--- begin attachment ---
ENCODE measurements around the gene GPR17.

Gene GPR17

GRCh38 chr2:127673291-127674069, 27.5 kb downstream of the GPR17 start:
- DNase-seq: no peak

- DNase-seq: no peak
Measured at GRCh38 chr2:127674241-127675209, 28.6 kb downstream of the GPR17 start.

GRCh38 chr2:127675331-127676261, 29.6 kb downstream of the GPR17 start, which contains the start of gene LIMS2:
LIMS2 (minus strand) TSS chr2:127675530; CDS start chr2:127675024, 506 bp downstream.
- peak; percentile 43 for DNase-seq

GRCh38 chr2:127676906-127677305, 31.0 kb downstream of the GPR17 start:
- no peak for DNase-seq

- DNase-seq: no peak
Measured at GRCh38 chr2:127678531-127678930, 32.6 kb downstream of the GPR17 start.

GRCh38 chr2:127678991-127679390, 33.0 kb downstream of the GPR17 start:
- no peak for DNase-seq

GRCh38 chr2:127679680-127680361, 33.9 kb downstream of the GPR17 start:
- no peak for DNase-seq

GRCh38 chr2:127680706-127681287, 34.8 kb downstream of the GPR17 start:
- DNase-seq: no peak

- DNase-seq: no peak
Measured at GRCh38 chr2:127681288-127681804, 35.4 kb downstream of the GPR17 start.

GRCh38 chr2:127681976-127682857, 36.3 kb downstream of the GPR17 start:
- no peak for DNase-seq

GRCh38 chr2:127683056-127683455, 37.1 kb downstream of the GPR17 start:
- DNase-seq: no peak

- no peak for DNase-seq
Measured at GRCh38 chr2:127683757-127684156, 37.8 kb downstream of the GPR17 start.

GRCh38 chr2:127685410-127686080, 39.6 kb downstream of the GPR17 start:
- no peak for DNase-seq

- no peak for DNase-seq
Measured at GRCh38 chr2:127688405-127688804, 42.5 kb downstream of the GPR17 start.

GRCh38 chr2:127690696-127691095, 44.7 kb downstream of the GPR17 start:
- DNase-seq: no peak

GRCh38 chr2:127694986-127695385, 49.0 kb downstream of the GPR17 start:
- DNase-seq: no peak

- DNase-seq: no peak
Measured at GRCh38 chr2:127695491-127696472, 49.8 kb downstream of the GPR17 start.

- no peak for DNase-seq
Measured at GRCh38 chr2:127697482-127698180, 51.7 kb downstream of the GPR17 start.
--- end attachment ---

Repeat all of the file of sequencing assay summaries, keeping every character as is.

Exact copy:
ENCODE measurements around the gene GPR17.

Gene GPR17

GRCh38 chr2:127673291-127674069, 27.5 kb downstream of the GPR17 start:
- DNase-seq: no peak

- DNase-seq: no peak
Measured at GRCh38 chr2:127674241-127675209, 28.6 kb downstream of the GPR17 start.

GRCh38 chr2:127675331-127676261, 29.6 kb downstream of the GPR17 start, which contains the start of gene LIMS2:
LIMS2 (minus strand) TSS chr2:127675530; CDS start chr2:127675024, 506 bp downstream.
- peak; percentile 43 for DNase-seq

GRCh38 chr2:127676906-127677305, 31.0 kb downstream of the GPR17 start:
- no peak for DNase-seq

- DNase-seq: no peak
Measured at GRCh38 chr2:127678531-127678930, 32.6 kb downstream of the GPR17 start.

GRCh38 chr2:127678991-127679390, 33.0 kb downstream of the GPR17 start:
- no peak for DNase-seq

GRCh38 chr2:127679680-127680361, 33.9 kb downstream of the GPR17 start:
- no peak for DNase-seq

GRCh38 chr2:127680706-127681287, 34.8 kb downstream of the GPR17 start:
- DNase-seq: no peak

- DNase-seq: no peak
Measured at GRCh38 chr2:127681288-127681804, 35.4 kb downstream of the GPR17 start.

GRCh38 chr2:127681976-127682857, 36.3 kb downstream of the GPR17 start:
- no peak for DNase-seq

GRCh38 chr2:127683056-127683455, 37.1 kb downstream of the GPR17 start:
- DNase-seq: no peak

- no peak for DNase-seq
Measured at GRCh38 chr2:127683757-127684156, 37.8 kb downstream of the GPR17 start.

GRCh38 chr2:127685410-127686080, 39.6 kb downstream of the GPR17 start:
- no peak for DNase-seq

- no peak for DNase-seq
Measured at GRCh38 chr2:127688405-127688804, 42.5 kb downstream of the GPR17 start.

GRCh38 chr2:127690696-127691095, 44.7 kb downstream of the GPR17 start:
- DNase-seq: no peak

GRCh38 chr2:127694986-127695385, 49.0 kb downstream of the GPR17 start:
- DNase-seq: no peak

- DNase-seq: no peak
Measured at GRCh38 chr2:127695491-127696472, 49.8 kb downstream of the GPR17 start.

- no peak for DNase-seq
Measured at GRCh38 chr2:127697482-127698180, 51.7 kb downstream of the GPR17 start.